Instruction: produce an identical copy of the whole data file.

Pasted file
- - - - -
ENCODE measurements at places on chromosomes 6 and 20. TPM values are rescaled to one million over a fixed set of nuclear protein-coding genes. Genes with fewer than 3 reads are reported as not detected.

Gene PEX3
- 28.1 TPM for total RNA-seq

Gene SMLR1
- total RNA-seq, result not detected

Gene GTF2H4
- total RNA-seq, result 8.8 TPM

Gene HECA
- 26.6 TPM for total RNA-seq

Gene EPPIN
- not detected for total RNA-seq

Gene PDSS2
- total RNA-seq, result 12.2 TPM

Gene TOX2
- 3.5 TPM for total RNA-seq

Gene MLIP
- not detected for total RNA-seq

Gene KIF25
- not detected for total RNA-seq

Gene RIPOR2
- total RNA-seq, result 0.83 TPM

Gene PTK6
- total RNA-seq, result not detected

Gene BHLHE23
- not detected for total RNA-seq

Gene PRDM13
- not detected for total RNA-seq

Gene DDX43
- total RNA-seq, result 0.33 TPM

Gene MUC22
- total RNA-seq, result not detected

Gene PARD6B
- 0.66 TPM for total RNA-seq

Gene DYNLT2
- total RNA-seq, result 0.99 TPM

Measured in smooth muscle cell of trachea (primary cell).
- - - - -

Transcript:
ENCODE measurements at places on chromosomes 6 and 20. TPM values are rescaled to one million over a fixed set of nuclear protein-coding genes. Genes with fewer than 3 reads are reported as not detected.

Gene PEX3
- 28.1 TPM for total RNA-seq

Gene SMLR1
- total RNA-seq, result not detected

Gene GTF2H4
- total RNA-seq, result 8.8 TPM

Gene HECA
- 26.6 TPM for total RNA-seq

Gene EPPIN
- not detected for total RNA-seq

Gene PDSS2
- total RNA-seq, result 12.2 TPM

Gene TOX2
- 3.5 TPM for total RNA-seq

Gene MLIP
- not detected for total RNA-seq

Gene KIF25
- not detected for total RNA-seq

Gene RIPOR2
- total RNA-seq, result 0.83 TPM

Gene PTK6
- total RNA-seq, result not detected

Gene BHLHE23
- not detected for total RNA-seq

Gene PRDM13
- not detected for total RNA-seq

Gene DDX43
- total RNA-seq, result 0.33 TPM

Gene MUC22
- total RNA-seq, result not detected

Gene PARD6B
- 0.66 TPM for total RNA-seq

Gene DYNLT2
- total RNA-seq, result 0.99 TPM

Measured in smooth muscle cell of trachea (primary cell).